Some of President Donald Trump’s earliest and most vocal congressional supporters offered him political cover Tuesday, chalking up the first-month dismissal of his national security adviser as merely an inevitable early stumble.

GOP Rep. Chris Collins of New York, an early Trump supporter who was his transition team’s congressional liaison, was quick to protect the president’s flank after Michael Flynn resigned on Monday night. But few other Republican members flocked to television cameras on Trump’s behalf.

Trump Tries to Change the Subject on Flynn
'The real story here is why are there so many illegal leaks coming out of Washington?' president tweets

President Donald Trump had little to say about National Security Adviser Michael Flynn’s resignation, but plenty to say about the leaks that exposed him. (Tom Williams/CQ Roll Call file photo)

Normally a prolific morning tweeter, President Donald Trump was notably silent until mid-morning after the resignation of his national security adviser Michael Flynn.

Trump didn’t mention his former adviser by name, but instead commented on the situation surrounding Flynn’s departure and the leaks about the White House.

No Party Line for GOP on Flynn Fallout
Members left to guess about next steps in inquiry

Sen. John McCain, R-Ariz., speaks with reporters as he heads to a briefing in the Capitol Visitor Center on Tuesday, Feb. 14, 2017. (Bill Clark/CQ Roll Call)

Republicans were swarmed on Tuesday with questions about what President Donald Trump knew and when did he know about former national security adviser Michael Flynn’s questionable interactions with Russian authorities. But there was little consensus on the best venue for getting to the bottom of it.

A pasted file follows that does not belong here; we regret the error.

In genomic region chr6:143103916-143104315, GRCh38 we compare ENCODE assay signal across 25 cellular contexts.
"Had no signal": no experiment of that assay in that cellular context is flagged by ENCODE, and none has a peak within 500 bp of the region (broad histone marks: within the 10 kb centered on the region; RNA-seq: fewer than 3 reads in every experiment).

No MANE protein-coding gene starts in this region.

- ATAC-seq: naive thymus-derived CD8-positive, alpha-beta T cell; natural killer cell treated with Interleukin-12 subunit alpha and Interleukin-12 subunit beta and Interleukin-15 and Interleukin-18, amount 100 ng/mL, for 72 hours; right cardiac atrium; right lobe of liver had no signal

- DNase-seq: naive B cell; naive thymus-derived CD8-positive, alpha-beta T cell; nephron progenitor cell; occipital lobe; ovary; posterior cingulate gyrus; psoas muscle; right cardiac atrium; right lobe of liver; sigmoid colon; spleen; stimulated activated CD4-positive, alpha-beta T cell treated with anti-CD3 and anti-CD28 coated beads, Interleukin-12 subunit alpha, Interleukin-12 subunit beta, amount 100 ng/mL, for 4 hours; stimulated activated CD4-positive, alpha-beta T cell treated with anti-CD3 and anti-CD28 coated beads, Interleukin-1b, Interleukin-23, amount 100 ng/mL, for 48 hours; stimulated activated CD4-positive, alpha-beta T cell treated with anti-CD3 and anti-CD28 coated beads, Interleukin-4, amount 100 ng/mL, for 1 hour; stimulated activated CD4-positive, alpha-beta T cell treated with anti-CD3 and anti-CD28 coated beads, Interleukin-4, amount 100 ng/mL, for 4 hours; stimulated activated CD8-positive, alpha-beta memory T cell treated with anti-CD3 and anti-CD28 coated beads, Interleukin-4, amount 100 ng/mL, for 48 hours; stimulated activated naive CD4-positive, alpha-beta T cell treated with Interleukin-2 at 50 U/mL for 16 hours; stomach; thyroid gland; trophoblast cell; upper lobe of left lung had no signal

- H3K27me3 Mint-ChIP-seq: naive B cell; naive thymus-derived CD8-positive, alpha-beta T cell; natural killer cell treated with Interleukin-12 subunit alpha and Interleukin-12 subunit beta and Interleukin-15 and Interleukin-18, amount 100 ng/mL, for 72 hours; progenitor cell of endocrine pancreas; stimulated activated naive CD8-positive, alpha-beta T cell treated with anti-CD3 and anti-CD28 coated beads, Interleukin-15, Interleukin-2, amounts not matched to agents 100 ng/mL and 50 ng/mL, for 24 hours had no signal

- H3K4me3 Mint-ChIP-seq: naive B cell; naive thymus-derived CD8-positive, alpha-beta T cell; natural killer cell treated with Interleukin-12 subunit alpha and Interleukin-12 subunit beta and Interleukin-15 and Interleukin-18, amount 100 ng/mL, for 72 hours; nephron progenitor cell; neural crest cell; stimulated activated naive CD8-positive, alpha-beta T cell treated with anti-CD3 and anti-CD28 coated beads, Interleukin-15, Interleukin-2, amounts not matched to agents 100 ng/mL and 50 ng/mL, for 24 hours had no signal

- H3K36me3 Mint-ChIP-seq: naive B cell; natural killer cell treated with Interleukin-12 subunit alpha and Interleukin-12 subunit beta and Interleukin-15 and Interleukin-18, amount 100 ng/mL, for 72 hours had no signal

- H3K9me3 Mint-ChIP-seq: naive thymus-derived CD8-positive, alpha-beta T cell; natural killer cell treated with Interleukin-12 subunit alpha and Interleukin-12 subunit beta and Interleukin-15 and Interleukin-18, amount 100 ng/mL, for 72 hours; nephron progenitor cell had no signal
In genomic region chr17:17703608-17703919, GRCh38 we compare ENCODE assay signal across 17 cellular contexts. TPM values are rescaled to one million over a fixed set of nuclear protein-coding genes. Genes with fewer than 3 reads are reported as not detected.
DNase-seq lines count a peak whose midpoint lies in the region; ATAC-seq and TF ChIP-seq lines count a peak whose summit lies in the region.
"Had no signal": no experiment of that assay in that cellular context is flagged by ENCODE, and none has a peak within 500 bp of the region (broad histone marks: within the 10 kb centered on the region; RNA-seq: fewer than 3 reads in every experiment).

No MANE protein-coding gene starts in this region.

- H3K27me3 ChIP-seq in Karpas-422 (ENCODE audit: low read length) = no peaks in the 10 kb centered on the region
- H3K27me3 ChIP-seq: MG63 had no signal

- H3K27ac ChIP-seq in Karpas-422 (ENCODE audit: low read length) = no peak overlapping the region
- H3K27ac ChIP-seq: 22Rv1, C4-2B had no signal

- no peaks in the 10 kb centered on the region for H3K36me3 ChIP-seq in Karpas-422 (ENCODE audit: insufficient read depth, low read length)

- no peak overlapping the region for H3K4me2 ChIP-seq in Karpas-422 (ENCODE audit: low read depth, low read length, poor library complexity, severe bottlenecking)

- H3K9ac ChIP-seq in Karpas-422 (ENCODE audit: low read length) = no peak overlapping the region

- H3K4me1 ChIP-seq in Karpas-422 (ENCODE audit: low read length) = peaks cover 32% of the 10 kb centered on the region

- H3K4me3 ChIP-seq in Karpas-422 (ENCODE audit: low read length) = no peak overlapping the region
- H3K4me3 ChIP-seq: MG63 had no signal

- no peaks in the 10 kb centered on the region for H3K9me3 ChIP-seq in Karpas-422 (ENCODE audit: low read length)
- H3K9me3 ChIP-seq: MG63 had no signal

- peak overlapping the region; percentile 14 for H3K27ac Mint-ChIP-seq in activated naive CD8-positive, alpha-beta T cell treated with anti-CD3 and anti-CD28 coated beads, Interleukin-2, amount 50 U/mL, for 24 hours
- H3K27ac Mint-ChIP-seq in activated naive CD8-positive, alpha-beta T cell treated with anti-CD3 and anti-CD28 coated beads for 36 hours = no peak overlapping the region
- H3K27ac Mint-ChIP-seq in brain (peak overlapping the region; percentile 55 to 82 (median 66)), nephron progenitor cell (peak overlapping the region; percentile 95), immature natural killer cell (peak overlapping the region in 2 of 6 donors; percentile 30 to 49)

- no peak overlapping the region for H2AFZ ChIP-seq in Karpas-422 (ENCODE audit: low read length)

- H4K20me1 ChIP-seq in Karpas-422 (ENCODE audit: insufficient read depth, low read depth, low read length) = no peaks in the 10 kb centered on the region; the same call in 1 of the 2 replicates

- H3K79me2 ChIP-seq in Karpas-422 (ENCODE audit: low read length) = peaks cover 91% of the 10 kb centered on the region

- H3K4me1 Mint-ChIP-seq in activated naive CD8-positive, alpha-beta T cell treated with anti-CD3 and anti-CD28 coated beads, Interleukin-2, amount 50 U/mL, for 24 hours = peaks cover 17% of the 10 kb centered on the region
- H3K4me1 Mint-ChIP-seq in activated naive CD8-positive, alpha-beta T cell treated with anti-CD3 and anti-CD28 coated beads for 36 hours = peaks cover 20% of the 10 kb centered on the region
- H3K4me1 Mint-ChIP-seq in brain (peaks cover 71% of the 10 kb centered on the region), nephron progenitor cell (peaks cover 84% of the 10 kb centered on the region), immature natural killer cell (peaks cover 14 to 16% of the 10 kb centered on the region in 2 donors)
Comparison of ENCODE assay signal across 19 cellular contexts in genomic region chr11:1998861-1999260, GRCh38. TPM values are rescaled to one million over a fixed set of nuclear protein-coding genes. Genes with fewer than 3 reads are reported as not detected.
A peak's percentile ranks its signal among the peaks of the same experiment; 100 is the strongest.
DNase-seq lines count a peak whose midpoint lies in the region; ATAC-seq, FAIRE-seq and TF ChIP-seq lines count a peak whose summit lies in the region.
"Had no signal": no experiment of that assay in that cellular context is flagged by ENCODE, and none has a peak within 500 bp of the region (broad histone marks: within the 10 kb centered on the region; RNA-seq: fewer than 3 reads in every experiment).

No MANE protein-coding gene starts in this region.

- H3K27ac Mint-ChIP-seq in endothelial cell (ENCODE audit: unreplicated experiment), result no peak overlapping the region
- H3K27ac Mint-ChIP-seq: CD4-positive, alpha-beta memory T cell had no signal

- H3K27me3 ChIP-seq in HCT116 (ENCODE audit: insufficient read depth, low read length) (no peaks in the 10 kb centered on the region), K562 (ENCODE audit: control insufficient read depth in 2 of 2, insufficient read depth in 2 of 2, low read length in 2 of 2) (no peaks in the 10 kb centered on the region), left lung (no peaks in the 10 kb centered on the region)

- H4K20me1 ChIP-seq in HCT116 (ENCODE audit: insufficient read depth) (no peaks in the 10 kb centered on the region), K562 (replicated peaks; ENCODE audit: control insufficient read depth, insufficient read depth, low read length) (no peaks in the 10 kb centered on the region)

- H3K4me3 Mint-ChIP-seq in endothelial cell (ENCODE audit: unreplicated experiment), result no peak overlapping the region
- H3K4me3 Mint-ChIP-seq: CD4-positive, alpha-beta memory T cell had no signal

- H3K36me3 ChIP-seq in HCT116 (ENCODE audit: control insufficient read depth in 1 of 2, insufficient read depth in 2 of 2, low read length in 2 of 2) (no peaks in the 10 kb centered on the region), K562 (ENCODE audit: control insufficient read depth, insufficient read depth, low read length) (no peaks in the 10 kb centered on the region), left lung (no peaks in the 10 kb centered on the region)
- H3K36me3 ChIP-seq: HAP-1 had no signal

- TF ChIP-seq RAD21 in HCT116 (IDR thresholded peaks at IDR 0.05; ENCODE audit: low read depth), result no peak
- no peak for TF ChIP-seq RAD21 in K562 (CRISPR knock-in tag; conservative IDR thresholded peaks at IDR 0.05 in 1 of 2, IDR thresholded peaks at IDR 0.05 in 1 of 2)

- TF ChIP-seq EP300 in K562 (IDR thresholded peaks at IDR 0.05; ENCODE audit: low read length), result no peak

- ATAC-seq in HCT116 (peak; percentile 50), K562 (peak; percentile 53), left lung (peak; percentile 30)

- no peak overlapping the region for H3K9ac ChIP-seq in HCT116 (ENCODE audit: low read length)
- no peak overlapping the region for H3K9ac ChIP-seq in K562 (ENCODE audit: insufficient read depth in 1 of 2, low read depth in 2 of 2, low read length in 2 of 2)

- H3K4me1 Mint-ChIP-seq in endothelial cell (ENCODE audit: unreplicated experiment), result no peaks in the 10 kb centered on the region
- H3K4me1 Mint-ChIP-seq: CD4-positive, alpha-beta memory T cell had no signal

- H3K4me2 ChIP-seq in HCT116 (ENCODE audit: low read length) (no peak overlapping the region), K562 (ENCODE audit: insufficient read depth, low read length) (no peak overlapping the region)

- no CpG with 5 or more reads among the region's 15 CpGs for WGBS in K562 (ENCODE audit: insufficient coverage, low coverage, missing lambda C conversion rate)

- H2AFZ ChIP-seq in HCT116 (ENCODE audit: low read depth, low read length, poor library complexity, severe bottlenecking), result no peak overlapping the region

“I think it’s good for the American people to understand, in a fulsome way, everything that’s happened. And to get it behind us,” Senate Foreign Relations Chairman Bob Corker said. “This is going to go on forever if we don’t address it somehow.”

Bannon’s Power Spawns Fears of Frozen-Out Congress
Cummings: Lawmakers ‘beginning to wonder what is going on’

Steve Bannon, and Kellyanne Conway, aides to President Donald Trump, are seen on the West Front of the Capitol after Trump was sworn in as the 45th president on Jan. 20. (Tom Williams/CQ Roll Call)

Whether President Donald Trump is honoring his Defense secretary, addressing reporters with the British prime minister or talking to a foreign leader in the Oval Office, his chief strategist, Steve Bannon, is never far away.

Bannon’s casual blazers and tousled salt-and-pepper hair give him an everyman appearance, but lawmakers and experts are concerned the former Breitbart News executive and a few other top Trump aides are orchestrating an aggressive effort to consolidate power in the Oval Office.

In Gorsuch, Trump Saw Plenty of Scalia-Like Qualities
President hopes ‘Democrats and Republicans can come together’ around nominee

President Donald Trump (R) shakes hands with Judge Neil Gorsuch after nominating him to the Supreme Court during a ceremony in the East Room of the White House on Tuesday evening. (Chip Somodevilla/Getty Images)

President Donald Trump’s own description of what he wanted in a Supreme Court nominee sounded a lot like the late Justice Antonin Scalia. And though he opted for reality show-like drama, Trump made it clear he believes his pick, Neil Gorsuch, would follow Scalia’s example.

Trump, the former “Apprentice” host and executive producer, used some reality television-like flair to announce his pick, keeping Gorsuch and his wife, Louise, sequestered just outside the White House’s East Room. He came out alone, and minutes later, summoned them from behind an ornate brown door.